Wenstrom Bible MinistriesMarion, IowaPastor-Teacher Bill Wenstromwww.wenstrom.org
Sunday February 13, 20111 Timothy: 1 Timothy 1:8-13a-The Law Cannot Transform Sinners But The Gospel Can And Paul Can Testify To This FactLesson # 23
In 1 Timothy 1:8-11, Paul rebukes the misuse of the Mosaic Law by certain unidentified pastors in Ephesus who sought to be teachers of it.
1 Timothy 1:1, “Paul, an apostle of Christ Jesus according to the commandment of God our Savior, and of Christ Jesus, who is our hope,
2 To Timothy, my true child in the faith: Grace, mercy and peace from God the Father and Christ Jesus our Lord.
3 As I urged you upon my departure for Macedonia, remain on at Ephesus so that you may instruct certain men not to teach strange doctrines,
4 nor to pay attention to myths and endless genealogies, which give rise to mere speculation rather than furthering the administration of God which is by faith.
5 But the goal of our instruction is love from a pure heart and a good conscience and a sincere faith.
6 For some men, straying from these things, have turned aside to fruitless discussion,
7 wanting to be teachers of the Law, even though they do not understand either what they are saying or the matters about which they make confident assertions.
9 realizing the fact that law is not made for a righteous person, but for those who are lawless and rebellious, for the ungodly and sinners, for the unholy and profane, for those who kill their fathers or mothers, for murderers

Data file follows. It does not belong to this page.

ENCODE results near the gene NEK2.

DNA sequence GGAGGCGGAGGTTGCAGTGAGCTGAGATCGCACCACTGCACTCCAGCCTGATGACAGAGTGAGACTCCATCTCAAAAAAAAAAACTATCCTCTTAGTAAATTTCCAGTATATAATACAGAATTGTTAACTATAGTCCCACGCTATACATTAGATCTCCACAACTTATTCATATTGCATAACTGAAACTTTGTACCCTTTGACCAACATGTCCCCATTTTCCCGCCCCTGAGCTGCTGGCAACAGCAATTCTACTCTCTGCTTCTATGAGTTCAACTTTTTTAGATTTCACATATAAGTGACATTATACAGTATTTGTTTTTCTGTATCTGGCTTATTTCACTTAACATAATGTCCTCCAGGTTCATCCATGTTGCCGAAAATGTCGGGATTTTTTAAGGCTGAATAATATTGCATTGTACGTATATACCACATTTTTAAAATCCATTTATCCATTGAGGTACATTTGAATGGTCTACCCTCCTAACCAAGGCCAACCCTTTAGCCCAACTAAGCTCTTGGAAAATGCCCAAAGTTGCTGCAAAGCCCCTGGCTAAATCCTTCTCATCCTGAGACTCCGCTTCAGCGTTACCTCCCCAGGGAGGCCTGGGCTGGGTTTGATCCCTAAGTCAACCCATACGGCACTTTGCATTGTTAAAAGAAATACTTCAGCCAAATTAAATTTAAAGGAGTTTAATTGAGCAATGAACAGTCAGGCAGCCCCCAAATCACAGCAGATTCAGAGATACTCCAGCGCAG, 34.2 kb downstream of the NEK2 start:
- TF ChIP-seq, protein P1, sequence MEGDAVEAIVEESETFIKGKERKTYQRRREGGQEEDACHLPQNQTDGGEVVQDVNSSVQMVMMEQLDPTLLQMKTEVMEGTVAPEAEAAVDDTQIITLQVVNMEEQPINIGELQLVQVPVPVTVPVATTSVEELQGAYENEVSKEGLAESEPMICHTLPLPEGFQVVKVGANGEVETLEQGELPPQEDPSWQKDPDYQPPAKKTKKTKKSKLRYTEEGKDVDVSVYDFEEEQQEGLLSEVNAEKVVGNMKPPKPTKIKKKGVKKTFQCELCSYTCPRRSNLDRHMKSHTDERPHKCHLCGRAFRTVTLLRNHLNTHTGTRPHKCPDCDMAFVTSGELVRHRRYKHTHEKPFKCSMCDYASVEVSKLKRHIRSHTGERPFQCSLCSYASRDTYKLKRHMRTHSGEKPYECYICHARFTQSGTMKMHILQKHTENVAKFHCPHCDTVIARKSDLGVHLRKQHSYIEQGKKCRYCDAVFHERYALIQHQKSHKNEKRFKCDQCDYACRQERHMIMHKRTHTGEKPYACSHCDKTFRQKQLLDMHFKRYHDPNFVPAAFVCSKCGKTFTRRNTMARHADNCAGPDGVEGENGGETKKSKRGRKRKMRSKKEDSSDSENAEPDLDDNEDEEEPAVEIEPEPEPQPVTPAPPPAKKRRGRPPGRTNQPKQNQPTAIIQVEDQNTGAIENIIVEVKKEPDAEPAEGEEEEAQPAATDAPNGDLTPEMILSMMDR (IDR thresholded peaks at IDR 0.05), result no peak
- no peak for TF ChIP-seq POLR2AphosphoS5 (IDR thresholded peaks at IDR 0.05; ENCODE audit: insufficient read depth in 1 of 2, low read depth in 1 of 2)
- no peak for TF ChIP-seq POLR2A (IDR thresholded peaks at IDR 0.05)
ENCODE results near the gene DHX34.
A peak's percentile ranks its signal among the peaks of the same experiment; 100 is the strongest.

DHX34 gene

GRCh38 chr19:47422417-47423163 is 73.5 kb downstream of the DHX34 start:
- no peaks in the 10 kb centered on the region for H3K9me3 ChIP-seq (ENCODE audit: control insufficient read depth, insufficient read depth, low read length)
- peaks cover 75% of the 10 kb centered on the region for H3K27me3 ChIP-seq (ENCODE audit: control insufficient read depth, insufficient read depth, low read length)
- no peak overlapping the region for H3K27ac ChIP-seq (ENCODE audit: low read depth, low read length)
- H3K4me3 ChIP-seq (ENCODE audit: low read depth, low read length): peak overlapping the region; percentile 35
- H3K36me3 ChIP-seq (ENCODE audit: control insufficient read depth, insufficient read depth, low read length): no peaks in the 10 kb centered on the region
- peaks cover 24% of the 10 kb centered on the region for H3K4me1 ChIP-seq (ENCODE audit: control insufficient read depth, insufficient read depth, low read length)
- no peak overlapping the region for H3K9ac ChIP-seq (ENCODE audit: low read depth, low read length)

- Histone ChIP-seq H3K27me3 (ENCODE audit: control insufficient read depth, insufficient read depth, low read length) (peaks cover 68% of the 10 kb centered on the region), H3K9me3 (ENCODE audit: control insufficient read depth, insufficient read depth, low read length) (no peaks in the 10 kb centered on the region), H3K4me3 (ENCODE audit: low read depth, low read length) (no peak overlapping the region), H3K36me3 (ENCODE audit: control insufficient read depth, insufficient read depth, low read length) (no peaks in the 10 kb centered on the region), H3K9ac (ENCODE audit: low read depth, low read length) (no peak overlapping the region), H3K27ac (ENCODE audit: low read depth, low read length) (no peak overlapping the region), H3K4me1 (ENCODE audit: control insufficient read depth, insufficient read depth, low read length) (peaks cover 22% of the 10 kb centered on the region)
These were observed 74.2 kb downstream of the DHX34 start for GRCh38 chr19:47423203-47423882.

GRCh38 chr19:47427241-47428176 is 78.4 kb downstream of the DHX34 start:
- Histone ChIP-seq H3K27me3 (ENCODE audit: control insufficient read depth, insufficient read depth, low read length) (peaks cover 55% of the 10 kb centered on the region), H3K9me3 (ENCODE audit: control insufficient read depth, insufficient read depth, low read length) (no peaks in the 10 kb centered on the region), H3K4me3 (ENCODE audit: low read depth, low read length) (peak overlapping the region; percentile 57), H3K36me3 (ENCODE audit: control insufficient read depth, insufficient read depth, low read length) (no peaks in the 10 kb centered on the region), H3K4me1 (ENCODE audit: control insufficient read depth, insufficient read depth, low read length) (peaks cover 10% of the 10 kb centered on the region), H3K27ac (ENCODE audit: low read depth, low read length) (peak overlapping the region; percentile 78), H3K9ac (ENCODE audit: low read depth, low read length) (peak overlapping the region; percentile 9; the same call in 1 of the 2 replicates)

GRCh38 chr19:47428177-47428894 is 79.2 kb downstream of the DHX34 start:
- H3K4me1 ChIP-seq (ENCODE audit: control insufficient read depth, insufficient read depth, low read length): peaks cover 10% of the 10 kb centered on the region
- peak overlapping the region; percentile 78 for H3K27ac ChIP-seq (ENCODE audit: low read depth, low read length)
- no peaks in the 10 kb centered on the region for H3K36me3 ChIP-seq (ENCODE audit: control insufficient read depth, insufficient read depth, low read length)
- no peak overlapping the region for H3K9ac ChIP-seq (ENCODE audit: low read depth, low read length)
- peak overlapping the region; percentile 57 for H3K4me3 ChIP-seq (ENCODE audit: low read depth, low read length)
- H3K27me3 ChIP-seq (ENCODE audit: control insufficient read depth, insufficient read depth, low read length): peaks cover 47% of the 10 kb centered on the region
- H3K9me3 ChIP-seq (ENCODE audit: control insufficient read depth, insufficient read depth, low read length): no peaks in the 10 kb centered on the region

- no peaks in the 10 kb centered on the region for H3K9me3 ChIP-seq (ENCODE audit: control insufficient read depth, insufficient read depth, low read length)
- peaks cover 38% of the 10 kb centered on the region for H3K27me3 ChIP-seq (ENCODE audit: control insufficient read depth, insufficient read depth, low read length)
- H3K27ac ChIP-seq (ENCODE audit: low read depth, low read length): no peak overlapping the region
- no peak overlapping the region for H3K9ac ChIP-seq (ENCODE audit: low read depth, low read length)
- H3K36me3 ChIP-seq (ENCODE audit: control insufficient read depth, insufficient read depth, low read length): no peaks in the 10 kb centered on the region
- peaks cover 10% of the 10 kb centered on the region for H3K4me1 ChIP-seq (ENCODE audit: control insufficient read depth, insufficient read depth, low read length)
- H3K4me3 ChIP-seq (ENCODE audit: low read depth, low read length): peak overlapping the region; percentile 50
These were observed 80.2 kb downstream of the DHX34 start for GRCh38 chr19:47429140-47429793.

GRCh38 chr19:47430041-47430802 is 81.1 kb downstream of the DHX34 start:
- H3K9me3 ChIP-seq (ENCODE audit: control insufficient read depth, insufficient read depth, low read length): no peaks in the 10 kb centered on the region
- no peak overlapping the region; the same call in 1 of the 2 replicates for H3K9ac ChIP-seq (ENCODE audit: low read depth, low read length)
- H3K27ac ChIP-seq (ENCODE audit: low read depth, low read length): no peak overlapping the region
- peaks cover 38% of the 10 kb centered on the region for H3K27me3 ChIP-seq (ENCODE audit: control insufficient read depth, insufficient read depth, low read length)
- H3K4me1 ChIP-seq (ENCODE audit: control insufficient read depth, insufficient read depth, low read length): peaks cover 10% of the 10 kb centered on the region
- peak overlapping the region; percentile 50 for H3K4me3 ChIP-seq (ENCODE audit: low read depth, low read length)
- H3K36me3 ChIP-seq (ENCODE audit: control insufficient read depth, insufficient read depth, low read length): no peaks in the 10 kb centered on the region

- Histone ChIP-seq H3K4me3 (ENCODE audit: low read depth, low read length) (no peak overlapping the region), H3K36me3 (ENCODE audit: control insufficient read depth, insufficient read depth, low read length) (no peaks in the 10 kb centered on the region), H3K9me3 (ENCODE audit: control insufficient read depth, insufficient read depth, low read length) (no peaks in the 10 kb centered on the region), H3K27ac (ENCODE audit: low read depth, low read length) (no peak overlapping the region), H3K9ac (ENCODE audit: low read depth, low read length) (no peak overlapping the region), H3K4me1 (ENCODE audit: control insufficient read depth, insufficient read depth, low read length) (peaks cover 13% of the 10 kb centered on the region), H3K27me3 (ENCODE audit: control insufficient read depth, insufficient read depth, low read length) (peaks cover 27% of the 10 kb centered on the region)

10 and immoral men and homosexuals and kidnappers and liars and perjurers, and whatever else is contrary to sound teaching,
11 according to the glorious gospel of the blessed God, with which I have been entrusted. (NASU)
Verses 8-11 present a contrast between Paul’s apostolic teaching with regards to the proper use and accurate application of the Mosaic Law and the improper use and misapplication of it by these unidentified pastors in Ephesus.
The misapplication of the Law by these pastors makes it absolutely imperative that he presents the proper application of it.
1 Timothy 1:8 But we know that the Law is good, if one uses it lawfully. (NASU)
This statement means that the Law is useful if one understands that it reveals God’s perfect standards, personal sins committed by man and his sinful nature as well as his need for the Savior.
1 Timothy 1:9 realizing the fact that law is not made for a righteous person, but for those who are lawless and rebellious, for the ungodly and sinners, for the unholy and profane, for those who kill their fathers or mothers, for murderers. (NASU)